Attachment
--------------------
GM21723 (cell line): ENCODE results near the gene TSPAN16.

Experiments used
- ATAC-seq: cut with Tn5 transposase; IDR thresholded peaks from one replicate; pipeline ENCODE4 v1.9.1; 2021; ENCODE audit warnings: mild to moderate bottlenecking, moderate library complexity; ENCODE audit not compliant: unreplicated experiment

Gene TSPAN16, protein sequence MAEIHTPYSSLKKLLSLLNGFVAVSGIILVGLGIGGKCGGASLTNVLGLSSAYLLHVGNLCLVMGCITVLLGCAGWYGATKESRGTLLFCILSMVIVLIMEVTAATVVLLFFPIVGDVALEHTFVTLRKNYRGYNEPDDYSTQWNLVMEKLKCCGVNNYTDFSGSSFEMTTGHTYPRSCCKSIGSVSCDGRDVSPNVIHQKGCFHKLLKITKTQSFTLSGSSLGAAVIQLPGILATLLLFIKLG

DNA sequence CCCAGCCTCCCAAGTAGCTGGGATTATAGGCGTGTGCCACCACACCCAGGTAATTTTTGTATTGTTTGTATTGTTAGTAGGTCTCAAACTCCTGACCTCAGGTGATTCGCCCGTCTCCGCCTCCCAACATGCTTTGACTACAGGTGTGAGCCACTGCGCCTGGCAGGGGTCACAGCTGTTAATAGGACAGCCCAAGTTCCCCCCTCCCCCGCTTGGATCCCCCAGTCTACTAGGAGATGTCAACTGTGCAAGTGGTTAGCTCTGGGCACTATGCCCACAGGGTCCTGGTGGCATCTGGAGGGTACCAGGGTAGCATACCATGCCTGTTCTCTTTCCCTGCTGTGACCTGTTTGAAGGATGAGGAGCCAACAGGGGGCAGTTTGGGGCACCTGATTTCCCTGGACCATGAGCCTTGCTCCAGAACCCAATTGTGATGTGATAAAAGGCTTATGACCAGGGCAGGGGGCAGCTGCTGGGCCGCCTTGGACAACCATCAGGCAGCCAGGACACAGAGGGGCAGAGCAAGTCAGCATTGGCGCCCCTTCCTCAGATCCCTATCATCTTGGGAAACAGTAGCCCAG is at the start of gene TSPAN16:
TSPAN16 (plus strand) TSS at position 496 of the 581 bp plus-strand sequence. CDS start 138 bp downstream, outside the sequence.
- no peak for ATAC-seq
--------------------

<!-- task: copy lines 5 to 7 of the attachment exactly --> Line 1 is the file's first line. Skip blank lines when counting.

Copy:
DNA sequence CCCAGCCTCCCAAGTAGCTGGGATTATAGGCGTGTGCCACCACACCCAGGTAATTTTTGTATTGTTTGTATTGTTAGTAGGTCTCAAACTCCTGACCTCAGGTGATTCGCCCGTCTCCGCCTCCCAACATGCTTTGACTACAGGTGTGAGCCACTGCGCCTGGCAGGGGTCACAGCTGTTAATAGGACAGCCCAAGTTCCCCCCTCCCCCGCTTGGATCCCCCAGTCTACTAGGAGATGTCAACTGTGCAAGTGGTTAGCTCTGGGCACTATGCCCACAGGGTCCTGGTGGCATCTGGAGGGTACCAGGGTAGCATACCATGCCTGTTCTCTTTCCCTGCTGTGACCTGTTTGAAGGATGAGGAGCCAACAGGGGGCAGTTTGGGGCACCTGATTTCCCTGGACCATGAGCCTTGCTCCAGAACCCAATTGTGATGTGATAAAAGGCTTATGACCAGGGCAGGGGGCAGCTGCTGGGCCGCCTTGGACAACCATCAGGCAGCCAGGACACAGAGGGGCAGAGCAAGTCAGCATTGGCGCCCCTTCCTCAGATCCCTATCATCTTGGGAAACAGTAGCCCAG is at the start of gene TSPAN16:
TSPAN16 (plus strand) TSS at position 496 of the 581 bp plus-strand sequence. CDS start 138 bp downstream, outside the sequence.
- no peak for ATAC-seq